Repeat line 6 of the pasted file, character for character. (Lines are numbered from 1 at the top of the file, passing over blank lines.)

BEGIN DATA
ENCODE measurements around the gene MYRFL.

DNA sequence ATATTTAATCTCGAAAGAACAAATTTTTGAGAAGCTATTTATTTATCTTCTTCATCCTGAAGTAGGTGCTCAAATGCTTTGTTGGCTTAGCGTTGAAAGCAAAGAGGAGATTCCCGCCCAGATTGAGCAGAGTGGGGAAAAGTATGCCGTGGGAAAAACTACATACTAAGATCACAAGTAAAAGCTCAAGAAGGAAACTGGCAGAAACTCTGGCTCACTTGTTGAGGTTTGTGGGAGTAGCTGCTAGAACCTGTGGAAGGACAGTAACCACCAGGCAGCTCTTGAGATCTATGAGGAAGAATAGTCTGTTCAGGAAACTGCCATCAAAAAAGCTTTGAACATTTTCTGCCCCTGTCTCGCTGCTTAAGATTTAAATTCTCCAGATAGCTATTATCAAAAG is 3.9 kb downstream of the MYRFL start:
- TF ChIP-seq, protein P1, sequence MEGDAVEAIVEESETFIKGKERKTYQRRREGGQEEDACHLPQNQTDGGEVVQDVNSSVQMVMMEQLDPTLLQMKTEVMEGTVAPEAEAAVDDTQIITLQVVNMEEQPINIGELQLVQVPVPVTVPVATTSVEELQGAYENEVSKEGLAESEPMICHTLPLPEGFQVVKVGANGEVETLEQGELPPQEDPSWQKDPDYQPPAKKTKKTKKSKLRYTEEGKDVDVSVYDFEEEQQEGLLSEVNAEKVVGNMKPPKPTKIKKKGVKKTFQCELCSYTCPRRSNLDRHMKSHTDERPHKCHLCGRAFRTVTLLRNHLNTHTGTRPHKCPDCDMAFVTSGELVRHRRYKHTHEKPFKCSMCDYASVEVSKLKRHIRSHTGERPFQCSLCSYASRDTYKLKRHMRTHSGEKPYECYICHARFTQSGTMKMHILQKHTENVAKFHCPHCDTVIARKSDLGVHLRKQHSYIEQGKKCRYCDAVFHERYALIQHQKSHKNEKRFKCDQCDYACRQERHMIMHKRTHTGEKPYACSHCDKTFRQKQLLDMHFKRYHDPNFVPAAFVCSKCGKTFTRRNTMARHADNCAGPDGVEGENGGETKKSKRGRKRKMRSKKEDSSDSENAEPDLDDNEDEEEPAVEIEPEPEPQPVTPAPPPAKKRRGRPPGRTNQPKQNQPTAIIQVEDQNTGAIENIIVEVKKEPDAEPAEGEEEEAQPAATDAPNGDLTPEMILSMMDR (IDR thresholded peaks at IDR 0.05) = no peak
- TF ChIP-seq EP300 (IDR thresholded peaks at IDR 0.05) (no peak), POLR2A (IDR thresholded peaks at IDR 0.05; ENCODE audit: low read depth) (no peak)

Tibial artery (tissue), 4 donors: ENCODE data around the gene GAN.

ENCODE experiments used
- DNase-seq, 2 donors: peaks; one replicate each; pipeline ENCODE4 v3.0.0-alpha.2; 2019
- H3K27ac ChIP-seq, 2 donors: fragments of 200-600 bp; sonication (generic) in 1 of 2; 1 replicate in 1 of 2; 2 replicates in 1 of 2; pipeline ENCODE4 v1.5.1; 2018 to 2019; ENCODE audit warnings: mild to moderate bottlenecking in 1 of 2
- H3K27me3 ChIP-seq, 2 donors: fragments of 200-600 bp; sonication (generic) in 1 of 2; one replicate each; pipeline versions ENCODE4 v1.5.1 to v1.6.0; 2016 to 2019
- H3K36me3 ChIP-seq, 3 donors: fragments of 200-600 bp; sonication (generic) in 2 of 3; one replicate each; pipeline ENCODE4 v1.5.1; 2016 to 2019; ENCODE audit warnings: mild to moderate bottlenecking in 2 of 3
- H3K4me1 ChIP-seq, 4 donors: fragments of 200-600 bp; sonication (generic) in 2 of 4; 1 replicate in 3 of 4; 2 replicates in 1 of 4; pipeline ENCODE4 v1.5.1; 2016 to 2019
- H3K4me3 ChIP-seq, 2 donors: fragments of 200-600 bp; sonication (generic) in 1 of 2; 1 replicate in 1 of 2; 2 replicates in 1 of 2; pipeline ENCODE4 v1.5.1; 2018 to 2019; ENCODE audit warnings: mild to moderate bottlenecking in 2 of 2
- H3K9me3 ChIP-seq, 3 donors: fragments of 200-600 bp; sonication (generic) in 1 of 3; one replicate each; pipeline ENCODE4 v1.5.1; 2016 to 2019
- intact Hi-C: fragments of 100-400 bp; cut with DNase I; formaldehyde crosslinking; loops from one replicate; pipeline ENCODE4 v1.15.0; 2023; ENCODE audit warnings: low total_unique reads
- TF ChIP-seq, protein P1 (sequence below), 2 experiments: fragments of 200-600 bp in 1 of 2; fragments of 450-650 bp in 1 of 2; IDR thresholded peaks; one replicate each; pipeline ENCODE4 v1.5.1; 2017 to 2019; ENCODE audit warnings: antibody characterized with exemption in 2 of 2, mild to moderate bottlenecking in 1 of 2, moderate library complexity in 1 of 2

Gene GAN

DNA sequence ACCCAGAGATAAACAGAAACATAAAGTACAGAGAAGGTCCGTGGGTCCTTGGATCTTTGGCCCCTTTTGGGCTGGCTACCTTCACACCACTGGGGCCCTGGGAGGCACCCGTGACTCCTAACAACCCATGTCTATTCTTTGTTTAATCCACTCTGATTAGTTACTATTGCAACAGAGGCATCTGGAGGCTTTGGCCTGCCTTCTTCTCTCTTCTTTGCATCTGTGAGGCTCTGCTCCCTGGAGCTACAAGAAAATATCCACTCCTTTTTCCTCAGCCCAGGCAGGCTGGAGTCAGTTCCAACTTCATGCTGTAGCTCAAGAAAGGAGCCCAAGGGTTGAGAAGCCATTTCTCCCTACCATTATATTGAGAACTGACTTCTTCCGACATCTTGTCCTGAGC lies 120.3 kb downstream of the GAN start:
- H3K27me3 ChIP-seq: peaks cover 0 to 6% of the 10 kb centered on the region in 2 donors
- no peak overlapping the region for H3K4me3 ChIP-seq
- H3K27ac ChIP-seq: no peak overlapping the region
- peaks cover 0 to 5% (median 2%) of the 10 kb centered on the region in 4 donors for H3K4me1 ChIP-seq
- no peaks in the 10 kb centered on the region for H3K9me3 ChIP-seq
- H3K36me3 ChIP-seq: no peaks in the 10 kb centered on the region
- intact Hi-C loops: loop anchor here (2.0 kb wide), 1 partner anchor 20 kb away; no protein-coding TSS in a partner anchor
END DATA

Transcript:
ENCODE experiments used